IntroductionIntroductionRecently I had a look at some HDMI graphics cards, and discovered that getting your computer to display a proper HDTV signal isn't simply a question of having a card with the right connectors.When you connect a computer to your TV using a digital signal like HDMI, the process isn't as seamless as connecting a dedicated piece of AV hardware, like a TV tuner or DVD player. This is because AV equipment makes automatic allowances for overscan whereas graphics cards don't. To fix this, there's a certain amount of manual tweaking required in the driver.I wanted to compare AMD and nVidia's driver capabilities to get your system up and connected properly to an HDTV. The two cards used were an MSI NX7600GT Diamond Plus and Sapphire X1600 Pro HDMI. Both cards have native support for HDMI.
HDMI, HDTV and PCsHDMI, HDTV and PCsWhen you connect a PC to a TV using an HDMI connection, the edges of the displayed image are just off the screen. This is because the HDTV image standard being applied uses a technique called overscan.Overscanning has been applied to all TV signals for at least four decades. It's a technique used to compensate for early TVs' inability to display a clear picture all the way to the edge of the display. The picture broadcast is actually about 5-15% bigger on all sides, which ensures that the entire display real estate is taken up and there are no visible black borders. If you were able to zoom the image back, you'd actually see a fair bit more of the image than you normally receive.LCD and other fixed-pixel screens have essentially eliminated the need for signal overscanning, but not everyone has the luxury of a fixed-pixel TV in their living room. So television standards are still targeted at the lowest common denominator, and overscanning will be with us for a while yet.PC video standards like VGA and DVI have the ability to detect the native pixel resolution of the monitor they're connecting to, and generally have no problems matching the exact pixel resolution. HDTV standards don't work the same way - they're not trying to match the screens supported pixel depth, they're just displaying the image as defined by the particular standard (composite, HDMI), assuming that no adjustment is necessary. So a computer attached to a TV by HDMI displays a full HDTV image with overscanning applied and the edges off the screen.Plus there's the consideration of resolutions. HDMI's effective resolution at 1080p is 1920x1080 pixels, but there are only a few LCD or plasma TVs which offer this as the native resolution. My TV, a Sony Bravia V40A10, has a native pixel resolution of 1366x768 or 768p. However, unlike LCD PC monitors which tend to display an "out of sync" error message on a black screen when the intended resolution is too high, LCD/plasma TVs are quite capable of displaying images at resolutions above their native resolution. However, the image is not that great - it's certainly nowhere near as sharp as the native resolution - edges are not clearly defined and the image looks rather squashed and fuzzy. So when deciding to connect a computer to your TV, there's a trade-off between using it as a computer on a really big screen, or as a high-definition media input. If you want to use it as a computer, then the best visual results are with the VGA/DVI outputs. If you'll only be displaying digital media such as movies, then using the high-def component or HDMI outputs is the way to go.If you want the best of both worlds though, then some correction is necessary. The computer will only display what it's told to display, and the TV assumes that there's nothing wrong with the incoming signal, so this is where vendor drivers from nVidia and AMD come into play.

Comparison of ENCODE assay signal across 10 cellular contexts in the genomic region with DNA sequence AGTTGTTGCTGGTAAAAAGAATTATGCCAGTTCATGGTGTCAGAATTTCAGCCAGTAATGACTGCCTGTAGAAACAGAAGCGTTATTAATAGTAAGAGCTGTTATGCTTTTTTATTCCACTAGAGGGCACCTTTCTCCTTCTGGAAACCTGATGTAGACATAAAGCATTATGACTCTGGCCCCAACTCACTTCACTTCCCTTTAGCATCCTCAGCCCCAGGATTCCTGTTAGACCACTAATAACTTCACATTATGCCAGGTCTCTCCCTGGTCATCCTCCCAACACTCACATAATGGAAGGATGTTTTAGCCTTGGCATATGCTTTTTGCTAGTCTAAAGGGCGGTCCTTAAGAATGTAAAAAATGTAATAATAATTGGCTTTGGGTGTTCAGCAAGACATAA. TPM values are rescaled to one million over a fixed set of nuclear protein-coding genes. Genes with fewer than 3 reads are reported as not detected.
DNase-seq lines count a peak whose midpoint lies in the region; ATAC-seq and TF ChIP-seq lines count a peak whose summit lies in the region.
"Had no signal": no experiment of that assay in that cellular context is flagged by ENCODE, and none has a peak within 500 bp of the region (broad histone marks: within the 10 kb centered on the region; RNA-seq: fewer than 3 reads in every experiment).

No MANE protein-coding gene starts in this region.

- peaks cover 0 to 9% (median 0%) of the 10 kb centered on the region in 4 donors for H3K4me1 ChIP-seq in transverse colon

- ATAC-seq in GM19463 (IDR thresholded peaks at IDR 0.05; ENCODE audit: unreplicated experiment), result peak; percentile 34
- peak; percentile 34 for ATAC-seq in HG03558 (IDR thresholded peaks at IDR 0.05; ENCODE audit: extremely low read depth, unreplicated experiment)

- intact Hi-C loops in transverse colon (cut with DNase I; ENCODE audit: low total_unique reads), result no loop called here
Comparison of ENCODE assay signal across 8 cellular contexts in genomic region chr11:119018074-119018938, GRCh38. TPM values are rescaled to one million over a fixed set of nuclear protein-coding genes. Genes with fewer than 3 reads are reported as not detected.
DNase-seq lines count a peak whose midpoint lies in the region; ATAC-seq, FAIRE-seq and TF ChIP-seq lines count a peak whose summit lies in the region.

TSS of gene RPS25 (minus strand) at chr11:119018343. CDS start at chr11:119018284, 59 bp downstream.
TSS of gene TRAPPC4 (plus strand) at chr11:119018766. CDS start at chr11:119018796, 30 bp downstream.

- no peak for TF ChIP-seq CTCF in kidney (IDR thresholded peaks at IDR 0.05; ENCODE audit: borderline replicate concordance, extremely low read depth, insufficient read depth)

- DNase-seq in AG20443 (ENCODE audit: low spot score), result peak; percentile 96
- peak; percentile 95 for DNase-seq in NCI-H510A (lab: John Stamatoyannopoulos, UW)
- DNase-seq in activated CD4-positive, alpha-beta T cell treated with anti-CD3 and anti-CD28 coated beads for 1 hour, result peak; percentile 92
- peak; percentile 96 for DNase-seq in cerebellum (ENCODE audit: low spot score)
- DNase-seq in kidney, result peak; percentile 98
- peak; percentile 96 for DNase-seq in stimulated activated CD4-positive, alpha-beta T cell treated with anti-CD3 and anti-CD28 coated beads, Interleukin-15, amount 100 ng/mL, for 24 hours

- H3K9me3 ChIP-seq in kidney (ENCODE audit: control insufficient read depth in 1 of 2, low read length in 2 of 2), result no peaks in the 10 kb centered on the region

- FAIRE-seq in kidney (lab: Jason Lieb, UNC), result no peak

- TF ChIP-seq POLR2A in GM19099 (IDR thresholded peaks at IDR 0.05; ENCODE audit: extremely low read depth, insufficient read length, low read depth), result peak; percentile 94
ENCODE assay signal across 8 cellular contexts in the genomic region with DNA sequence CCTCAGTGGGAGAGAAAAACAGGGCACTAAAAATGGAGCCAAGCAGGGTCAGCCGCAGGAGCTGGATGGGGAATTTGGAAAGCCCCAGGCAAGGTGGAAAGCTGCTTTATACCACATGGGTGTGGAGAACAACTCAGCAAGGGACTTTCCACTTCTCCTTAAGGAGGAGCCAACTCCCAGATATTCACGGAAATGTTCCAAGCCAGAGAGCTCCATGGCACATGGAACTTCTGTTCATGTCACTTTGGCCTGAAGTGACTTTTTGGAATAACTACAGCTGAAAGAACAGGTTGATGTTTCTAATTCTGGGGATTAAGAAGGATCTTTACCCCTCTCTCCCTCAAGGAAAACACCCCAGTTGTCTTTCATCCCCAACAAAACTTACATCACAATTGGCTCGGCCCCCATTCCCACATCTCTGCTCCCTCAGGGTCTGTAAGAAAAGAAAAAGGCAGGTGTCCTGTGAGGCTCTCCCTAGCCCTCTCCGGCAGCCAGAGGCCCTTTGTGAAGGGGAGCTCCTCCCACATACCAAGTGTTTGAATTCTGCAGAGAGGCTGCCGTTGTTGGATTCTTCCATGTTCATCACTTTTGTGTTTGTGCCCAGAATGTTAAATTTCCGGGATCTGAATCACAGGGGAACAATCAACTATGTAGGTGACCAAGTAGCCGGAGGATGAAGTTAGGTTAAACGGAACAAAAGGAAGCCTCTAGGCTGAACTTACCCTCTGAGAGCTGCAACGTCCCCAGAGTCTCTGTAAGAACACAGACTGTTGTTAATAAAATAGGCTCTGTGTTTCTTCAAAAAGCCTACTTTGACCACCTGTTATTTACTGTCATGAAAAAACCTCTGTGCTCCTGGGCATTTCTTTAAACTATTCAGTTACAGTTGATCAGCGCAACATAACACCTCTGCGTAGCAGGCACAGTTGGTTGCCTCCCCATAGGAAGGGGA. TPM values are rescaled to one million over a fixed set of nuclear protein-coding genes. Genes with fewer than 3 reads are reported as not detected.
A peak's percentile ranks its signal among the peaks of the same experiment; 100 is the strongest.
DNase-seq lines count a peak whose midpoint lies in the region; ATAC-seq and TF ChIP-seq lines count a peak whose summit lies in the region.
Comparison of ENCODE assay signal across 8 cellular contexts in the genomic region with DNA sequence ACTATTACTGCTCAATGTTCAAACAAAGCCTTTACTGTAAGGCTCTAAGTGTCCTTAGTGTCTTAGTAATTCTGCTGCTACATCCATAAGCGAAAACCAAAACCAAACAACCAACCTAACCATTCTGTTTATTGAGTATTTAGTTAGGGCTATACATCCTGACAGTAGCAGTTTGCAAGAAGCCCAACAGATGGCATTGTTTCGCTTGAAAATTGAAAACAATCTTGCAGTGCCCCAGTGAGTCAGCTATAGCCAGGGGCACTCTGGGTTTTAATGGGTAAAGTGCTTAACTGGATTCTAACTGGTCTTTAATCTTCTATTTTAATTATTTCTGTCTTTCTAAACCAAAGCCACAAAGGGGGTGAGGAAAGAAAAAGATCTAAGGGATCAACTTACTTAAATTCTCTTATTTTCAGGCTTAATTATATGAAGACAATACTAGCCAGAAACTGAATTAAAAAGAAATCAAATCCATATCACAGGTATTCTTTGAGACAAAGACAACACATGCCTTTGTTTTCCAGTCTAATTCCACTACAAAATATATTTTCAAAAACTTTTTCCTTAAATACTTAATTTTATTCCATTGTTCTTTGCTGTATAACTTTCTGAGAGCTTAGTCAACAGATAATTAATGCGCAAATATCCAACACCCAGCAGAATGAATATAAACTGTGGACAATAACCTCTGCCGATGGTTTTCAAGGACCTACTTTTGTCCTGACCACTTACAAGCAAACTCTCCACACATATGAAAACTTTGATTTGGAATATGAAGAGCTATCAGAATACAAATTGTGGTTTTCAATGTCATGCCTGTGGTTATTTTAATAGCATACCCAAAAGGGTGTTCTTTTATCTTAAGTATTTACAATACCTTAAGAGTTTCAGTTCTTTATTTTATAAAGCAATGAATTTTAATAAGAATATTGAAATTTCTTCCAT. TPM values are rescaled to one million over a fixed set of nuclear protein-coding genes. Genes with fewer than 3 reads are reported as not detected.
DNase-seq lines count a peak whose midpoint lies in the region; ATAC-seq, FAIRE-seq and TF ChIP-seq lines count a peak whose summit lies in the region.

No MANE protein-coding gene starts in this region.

nVidia ForceWarenVidia ForceWare- Test System SetupProcessor(s): AMD Athlon 64 3500+Motherboard(s): Biostar 6100-M9Memory: 2 x 512MB PC3200 RAMGraphics Card: MSI NX7600GT Diamond PlusHard Disk(s): Seagate 80GB SATAOperating System Used: Microsoft Windows XP SP2Drivers Used: nVidia ForceWare 93.71 and DX9cAdjusting the display on an nVidia graphics card is done via the nVidia Control Panel. Access through the desktop right-click context menu, or from the Windows Control Panel. Then, select Video and Television.
AMD CatalystAMD Catalyst- Test System SetupProcessor(s): AMD Athlon 64 3500+Motherboard(s): Biostar 6100-M9Memory: 2 x 512MB PC3200 RAMGraphics Card: Sapphire X1600 Pro HDMIHard Disk(s): Seagate 80GB SATAOperating System Used: Microsoft Windows XP SP2Drivers Used: ATI Catalyst 6.12 and DX9cControlling the display on an AMD / ATI graphics card is handled via the Catalyst Control Center - access this via the desktop, the desktop's right-click context menu, system tray icon or Start Menu folder.
So, Which Was Better?So, Which Was Better?Although using both drivers achieved the same end results, nVidia ForceWare was much, much easier to use. Although I don't mind having to go through various advanced settings in a driver to get the right result, many people do and won't be impressed at the level of manual tweaking you have to do with Catalyst.The biggest problem with the Catalyst approach actually had more to do with something I mentioned earlier in the article - resolutions. Because HDTV resolutions are greater than the TV's native resolution, the desktop image isn't very clear. When using the nVidia Control Panel this isn't much of a problem because the images are large, there's not much detail on each screen, and all the components are well laid out. With Catalyst Control Center, there's a huge amount of information to sift through, and when the image isn't particularly crisp it makes life much harder.So for me, nVidia's implementation of HDTV support in its drivers is better - simpler, clearer and easier, and achieves exactly the same end result.
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